A few other 'structural' problems in Dallas politics that keep them from moving forward.

1. No at large districts - 14 council members have district only constituencies. Only one (the Mayor) has ANY electoral interest in pursuing city-wide progress at the expense of district and local consituent projects and programs. This adds huge opportunity costs to city wide intitiatives.

2. Incorporated Dallas County - Richardson, Grand Prairie, Irving and the other cities are large and active enough to undertake significant initiatives on their own and occupy the civic energy of suburbanites who want to contribute to Dallas life. Compare to Houston, where unincorporated Spring and the Woodlands really keep some skin in the game at Houston City Hall. Evidence includes bloggers like Tom Kirkendall and Ann Linehan. One of the best lines in the full Article: "By virtue of being largely excluded from privatized Dallas, they became a gutsy, politically engaged public, the only real public the city currently has."

3. Stakeholders - Everyone currently involved in Dallas politics and public life who gets what they want from City Hall has an interest in keeping the current form of government, or in keeping the current form happy. Arguing for change means introducing risk in the political process for contractors, politicians, and favored business interests.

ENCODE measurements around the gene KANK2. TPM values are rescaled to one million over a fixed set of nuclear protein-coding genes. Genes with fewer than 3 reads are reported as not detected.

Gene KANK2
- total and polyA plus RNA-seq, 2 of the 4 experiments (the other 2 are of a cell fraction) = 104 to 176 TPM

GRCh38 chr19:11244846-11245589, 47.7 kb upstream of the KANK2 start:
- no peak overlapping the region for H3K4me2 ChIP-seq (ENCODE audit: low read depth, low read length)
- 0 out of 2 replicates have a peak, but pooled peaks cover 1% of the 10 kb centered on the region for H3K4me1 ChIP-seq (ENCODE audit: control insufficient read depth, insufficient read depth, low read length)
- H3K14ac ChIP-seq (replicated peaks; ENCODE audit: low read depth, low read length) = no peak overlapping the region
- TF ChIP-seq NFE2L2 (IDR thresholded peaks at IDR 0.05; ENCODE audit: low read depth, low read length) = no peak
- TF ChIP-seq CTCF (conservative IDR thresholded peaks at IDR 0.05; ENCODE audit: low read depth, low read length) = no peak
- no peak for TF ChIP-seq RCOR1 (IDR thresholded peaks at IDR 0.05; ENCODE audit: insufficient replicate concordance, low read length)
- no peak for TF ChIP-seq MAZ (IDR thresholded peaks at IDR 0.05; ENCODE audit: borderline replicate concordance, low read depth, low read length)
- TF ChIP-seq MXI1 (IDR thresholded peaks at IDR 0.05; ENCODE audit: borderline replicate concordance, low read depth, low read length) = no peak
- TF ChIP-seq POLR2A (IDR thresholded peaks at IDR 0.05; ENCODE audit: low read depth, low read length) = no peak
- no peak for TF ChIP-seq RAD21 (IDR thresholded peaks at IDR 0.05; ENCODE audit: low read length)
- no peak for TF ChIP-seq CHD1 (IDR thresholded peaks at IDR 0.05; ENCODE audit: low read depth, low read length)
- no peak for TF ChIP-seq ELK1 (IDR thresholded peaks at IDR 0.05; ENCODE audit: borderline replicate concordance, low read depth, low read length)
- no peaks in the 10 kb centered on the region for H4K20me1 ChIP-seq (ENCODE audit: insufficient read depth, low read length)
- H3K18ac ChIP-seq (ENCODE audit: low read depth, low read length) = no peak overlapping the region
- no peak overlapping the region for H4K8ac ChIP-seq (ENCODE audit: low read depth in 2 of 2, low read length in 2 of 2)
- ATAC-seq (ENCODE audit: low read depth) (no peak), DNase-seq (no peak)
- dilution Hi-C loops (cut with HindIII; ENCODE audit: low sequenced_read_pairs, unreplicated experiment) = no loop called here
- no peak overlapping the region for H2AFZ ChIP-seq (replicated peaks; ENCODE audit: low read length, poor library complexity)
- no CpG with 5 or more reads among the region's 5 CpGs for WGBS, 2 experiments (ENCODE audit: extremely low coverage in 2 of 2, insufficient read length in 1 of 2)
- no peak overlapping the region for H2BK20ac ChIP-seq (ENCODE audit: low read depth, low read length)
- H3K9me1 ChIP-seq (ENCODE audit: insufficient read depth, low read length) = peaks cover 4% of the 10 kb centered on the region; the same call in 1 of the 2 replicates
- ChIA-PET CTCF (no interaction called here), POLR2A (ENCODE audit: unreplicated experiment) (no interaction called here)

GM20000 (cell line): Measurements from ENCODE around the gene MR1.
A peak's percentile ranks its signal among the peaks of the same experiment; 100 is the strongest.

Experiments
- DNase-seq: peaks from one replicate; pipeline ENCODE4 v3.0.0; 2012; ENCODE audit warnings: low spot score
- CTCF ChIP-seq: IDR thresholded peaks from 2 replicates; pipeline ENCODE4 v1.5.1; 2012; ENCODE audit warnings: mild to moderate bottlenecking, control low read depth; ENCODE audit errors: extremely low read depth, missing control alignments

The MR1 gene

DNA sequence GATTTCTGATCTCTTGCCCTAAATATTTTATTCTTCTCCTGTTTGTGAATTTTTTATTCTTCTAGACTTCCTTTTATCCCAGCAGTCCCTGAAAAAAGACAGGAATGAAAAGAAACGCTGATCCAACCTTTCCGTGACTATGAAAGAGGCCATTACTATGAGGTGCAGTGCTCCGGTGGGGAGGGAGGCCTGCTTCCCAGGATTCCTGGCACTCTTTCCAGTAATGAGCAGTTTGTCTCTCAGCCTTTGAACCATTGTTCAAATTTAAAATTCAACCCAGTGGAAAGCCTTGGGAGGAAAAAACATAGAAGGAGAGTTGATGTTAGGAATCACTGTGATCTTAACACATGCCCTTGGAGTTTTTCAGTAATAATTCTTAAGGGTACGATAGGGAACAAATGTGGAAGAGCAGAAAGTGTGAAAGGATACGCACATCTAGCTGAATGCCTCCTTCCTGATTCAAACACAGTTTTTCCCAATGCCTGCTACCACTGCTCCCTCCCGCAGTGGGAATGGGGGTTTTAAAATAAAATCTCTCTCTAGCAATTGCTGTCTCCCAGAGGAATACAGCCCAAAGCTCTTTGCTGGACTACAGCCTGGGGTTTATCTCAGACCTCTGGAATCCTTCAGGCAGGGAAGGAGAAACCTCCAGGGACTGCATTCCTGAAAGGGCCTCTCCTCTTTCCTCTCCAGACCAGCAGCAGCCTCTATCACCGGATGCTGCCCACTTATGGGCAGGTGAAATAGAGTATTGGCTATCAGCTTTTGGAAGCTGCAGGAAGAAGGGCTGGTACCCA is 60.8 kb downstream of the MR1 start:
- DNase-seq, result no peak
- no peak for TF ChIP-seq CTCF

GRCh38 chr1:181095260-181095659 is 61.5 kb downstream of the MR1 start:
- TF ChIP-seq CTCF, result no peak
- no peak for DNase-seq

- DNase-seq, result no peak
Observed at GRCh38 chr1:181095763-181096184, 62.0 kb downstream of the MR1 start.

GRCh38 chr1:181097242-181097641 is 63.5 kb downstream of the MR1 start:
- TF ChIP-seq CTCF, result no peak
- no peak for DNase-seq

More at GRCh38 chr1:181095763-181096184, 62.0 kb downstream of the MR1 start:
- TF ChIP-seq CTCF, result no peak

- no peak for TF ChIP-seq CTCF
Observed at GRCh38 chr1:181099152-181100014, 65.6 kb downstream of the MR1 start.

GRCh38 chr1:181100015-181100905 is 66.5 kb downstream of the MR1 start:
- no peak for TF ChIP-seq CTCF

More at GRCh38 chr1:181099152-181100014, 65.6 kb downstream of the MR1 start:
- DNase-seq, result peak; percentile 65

4. No consensus agenda - What would a strong Mayor accomplish, and who's turf would they accomplish it on? If Dallas had something like a quality of life agenda or a broad based group that supported one, it would have been much easier to convince people that a strong Mayor could hav been working for them.


At large council members. Introducing other council members who may be concerned with City-wide issues and don't have an interest in pitting neighborhoods against one another would help immensely. In Houston, at large members are a huge part of our civic success. They can bring focus to issues that might not be addressed by a distrcit only member (generously construed, they cirrently are: Finance and budget - Ellis, Elderly and Homelessness - Quan, Health - Sekula-Gibbs, Housing and Courts - Green, Traffic - Berry).

Here is a map of the current distrcits in Dallas
Suppose the 14 were reduced to 11 or even 9, and the other members would be elected at large.

Watch the consensus start to happen as people have to start working together in order to get elected. The other thing that will start to happen is the at large members will begin to pay extra attention to the areas that represent a minority within individual districts.